Album Review: Midnight Zen by Strider

Hailing from Ankara, Turkey, comes Strider, a band with 5 exceptional musicians within its ranks, Atılım Karaca on vocals, guitarists Selçuk Çelebi and Yiğit Çiçek, Sertuğ Kostik on bass guitar and drummer Mertcan Kabaş. The band …

“Was sprouted from the relentless desolation of Moorland Ankara in 2015, Strider is a 5-piece heavy rock endeavor. With an emphasis on collective struggle, it is a manic depressive and highly expressive musical journey in Moorland whether we are not on the Moorland anymore or we are at the far end of it.”

That heavy rock tag doesn’t cover all that Strider does, though, as they also pull in stoner rock/metal, heavy psych, and a bit of doom as well. Their newest effort, called Midnight Zen, was released on January 13th.

About Midnight Zen

Consisting of 5 songs, Midnight Zen runs for about 34 minutes. During that time, Strider will throw heavy riffs at you, but these are tempered with excellent use of dynamics to keep things from being dull; I’m going to begin with a track that I feel best represents that.

“Bystander Apathy” is one of the best songs on the album. The bones of this one is based on solid stoner rock riffs and a clean vocal style that I find to be very appealing. As the lead guitar section comes, the riffs seem to pull back a bit, and after that lead ends, Strider slides in a more mellow, psychedelic-tinged piece that eventually utilizes the heaviest feeling guitar part that this song has to offer.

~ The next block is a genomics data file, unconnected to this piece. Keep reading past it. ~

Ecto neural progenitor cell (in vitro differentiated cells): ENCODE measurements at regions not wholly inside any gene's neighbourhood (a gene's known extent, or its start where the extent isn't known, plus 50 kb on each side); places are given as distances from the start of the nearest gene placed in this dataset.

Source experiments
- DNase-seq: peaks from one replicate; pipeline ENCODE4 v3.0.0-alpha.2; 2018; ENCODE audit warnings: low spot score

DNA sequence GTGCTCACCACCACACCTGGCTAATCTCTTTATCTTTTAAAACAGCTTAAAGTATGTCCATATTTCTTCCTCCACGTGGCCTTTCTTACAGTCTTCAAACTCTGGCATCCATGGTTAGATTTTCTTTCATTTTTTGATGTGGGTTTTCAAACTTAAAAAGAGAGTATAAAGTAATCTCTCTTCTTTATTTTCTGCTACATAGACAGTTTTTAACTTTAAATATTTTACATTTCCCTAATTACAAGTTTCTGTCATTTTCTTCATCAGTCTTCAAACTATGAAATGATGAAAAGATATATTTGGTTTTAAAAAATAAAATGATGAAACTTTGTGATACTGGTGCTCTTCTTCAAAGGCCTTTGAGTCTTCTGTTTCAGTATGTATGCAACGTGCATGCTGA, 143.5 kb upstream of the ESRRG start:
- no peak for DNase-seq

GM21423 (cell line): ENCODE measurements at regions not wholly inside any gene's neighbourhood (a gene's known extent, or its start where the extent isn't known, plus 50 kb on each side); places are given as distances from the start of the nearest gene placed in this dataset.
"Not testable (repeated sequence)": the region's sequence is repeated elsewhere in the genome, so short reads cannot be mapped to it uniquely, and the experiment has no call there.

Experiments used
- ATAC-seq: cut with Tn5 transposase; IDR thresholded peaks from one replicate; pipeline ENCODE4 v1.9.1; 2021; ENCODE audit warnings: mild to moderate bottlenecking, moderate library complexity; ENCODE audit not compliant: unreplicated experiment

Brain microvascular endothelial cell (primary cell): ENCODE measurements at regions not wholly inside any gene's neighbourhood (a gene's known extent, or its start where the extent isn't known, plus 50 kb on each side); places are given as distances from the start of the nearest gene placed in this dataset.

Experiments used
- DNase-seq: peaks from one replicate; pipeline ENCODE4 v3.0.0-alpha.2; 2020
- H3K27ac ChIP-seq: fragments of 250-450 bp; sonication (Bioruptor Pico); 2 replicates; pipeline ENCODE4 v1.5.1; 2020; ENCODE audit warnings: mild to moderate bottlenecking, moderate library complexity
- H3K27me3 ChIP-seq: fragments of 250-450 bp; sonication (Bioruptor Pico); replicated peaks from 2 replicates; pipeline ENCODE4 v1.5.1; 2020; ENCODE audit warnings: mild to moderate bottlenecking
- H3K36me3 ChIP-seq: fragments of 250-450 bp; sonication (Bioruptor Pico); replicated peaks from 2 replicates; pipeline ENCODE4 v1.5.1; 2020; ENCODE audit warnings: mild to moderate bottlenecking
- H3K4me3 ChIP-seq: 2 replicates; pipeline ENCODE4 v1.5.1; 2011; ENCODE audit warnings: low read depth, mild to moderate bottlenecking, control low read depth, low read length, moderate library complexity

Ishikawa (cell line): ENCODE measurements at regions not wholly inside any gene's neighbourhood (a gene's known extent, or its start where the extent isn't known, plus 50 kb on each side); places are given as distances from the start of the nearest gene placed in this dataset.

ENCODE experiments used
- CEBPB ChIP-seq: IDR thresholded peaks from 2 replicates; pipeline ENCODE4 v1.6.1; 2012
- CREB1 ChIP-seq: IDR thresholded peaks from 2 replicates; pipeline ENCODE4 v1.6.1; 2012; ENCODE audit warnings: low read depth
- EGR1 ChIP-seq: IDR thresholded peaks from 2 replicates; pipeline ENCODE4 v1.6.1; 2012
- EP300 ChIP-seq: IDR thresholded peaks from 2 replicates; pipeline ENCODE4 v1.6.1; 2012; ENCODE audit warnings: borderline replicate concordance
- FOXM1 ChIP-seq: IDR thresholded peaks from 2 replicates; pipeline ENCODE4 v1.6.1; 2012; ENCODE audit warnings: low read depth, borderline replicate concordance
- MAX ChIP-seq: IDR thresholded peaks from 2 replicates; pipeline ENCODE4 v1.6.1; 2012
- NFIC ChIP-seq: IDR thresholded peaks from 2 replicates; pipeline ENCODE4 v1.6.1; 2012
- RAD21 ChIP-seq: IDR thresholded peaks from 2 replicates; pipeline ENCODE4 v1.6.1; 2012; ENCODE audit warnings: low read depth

The lyrics describe a situation where the apathy of the bystander is called out by the person caught within it.

“You can’t see my eyes, deaf-mute

Ember cracks are blazing

It drops down from fall

Bystander, why you staring?”

I’m unaware of what situation is being ignored, but I feel that it could be anyone where people stand outside of it, ignoring it while the people affected suffer.

My favorite song is also the one that is the most mellow, a gorgeous track called “Dream with the Dreamer.”

What grabs me is that Strider was able to start off in a very relaxed way and keep that feel even when the guitars pick up and become distorted; the juxtaposition between the two tones creates a wonderful dynamic that only makes sense to the song that much better. The lead guitar work is the perfect counterpart, as it flows nicely and is never over the top or out of place.

Then we have the beautiful vocal execution, which only adds to the chill vibe that the beginning sections thrive upon. Atılım provides exactly the right performances on all these songs, and if I’m not mistaken, he has a touch of Layne Staley to his vocals.

Another great example of what Strider does is the 10-minute title track, “Midnight Zen.” This one throws in all of the tricks in their magic hat, grunge flavored riffs that are catchy and interesting, stellar vocal performances (they seem to have a bit of Stone Temple Pilots Scott Weiland in them this time), excellent lead playing, a beautiful psych section, and the great sense of songwriting and arrangements that have graced the other 4 songs on the album.

Final Thoughts

While you may not have considered Turkey a place for this type of music, Strider is here to help rectify that oversight. Midnight Zen is everything that fans of underground stoner are looking for, and the band is adept at supplying them for us, especially if you take in the fact that this is their full-length debut. So, head to Bandcamp, turn the volume up, and lose yourself in Strider and Midnight Zen. Enjoy!!!

Support Strider by checking out their Bandcamp or finding them on Instagram.

This review was written by Tom Hanno, who has been writing reviews for the last 7 years but has been sharing his love of music for the majority of his life. Originally starting out at the now defunct Chimera Magazine, he is currently contributing to Doomed and Stoned, The Sleeping Shaman, The Doom Charts, Tom’s Reviews, and The Third Eye. Read more of Tom’s reviews by checking out his Linktree.

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